2

I’m assuming you are familiar with the Morgenbesser retort.

So, how should it be rendered in Esperanto?

One stumbling block is that neither Benson nor Wells has an entry for “yeah”.

A variant of the Morgenbesser retort is “Yeah, right.” Now, Vikivortaro does have an entry for “yeah”, and includes there this variant (but with an exclamation point, and all in lower case), but gives the game away with a liberal traslation: “kia blago!” However, if we are to retain the essence of the Morgenbesser retort (two positives = a negative) in Esperanto, we need to give a more literal, as opposed to liberal, translation, and leave it to the sarcasm to shine through on its own.

So, what do you suggest?

“Jes, jes.” - ?

“Certe, certe.” - ?

“Tiel, tiel.” - ?

  • maybe even “Ti, ti.” – allowing “ti” to be a colloquial form of “tiel”, in the same spirit that “’stas” is allowed to be (I’ve seen it in the literature) a colloquial form of “estas”.

The floor is now open for suggestions.

4

My answer: it shouldn't!

Kia blago has the advantage of being direct and not dependent on your listener catching on that your meaning is the opposite of what your words are saying.

If you're looking for something less direct to say, I would start with something obviously nonsensical like "eĉ mia kato ne kredus tion."

2

I don't think Esperanto has a situation where two positives would be equal to a negative. Also, some languages use a double negative to strengthen the negativity.

  • The Fundamento says explicitly that double negatives don't exist in Esperanto, although it's generally accepted that double negatives cancel each other out. (Mi ne havas nenion = mi ja havas ion.) – Tomaso Alexander Jan 25 '17 at 12:23
0

To preserve the joke, you will have to spell it out:

Li replikis sarkasme, "Jes jes..."

The problem here is that sarcasm shades into irony, and irony is not always intended to be picked up on by everyone hearing it. Thus it tends to turn on tone of voice, or facial expression, or subtleties of idiom—and that's going to be a problem in written Esperanto. You may have heard of irony punctuation, proposed as long ago as 1668, using inverted ! or ?, or parentheses like this:

Jes ja (!)

Probably either that or Jes jes (!) is the best you can really do without writing sarkasme. I don't think I would understand ti ti (which looks more like tio tio).

However, I wondered if Zamenhof ever had to translate any similar expression, and found one interesting example in La Batalo de l' Vivo:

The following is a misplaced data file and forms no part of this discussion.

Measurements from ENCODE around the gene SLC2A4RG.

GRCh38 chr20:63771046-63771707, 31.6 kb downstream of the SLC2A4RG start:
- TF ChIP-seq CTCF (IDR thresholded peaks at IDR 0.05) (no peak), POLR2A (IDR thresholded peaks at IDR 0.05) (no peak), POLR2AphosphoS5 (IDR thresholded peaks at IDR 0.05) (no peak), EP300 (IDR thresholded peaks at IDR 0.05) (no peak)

"He's—he's—there's a little matter of business that keeps my partner rather late," said Mr. Craggs, looking uneasily about him.

"Oh-h! Business. Don't tell me!" said Mrs. Snitchey.

Here's Zamenhof's version:

"Ho, ho! Negoca afero! Ne volu min tion ĉi kredigi!" diris sinjorino Snitchey.

It's interesting because it also uses reduplication. PIV directly links he! to irony (por esprimi ironian kontraŭdiron is the second definition). Expressions like He ho! and Ho he! and Hum hum! may be used to signify a hesitation in replying (possibly because of disbelief), which in context may be clearly ironic.

  • I would advise English speaking learners that "sarcastically" is translated as ironie. Ironio is defined as Parolfiguro, konsistanta en la esprimado de penso per vortoj malaj - which is exactly what "yeah right" is. – Tomaso Alexander Jan 25 '17 at 12:27
  • Well, it is possible to restrict the word "sarcasm" to its older sense, but the result is just that you are left with no single word for sarcasm in the newer sense, so I don't know if it's a good idea. – Andrew Woods Jan 25 '17 at 13:35
  • If we're talking about Esperanto as it's actually spoken by real people, the common phrase "I was just being sarcastic" is "Mi parolas ironie." – Tomaso Alexander Jan 25 '17 at 14:11
  • My (non-U.S.?) usage is that if somebody has to ask whether it's sarcasm, it isn't sarcasm, it's just irony; secondly, sarkasme is not a rare word in Esperanto, and it cannot safely be replaced with ironie in my example. – Andrew Woods Jan 25 '17 at 15:55
  • At this point, it's obvious that we see this differently. Readers are advised to check PIV. – Tomaso Alexander Jan 26 '17 at 16:49

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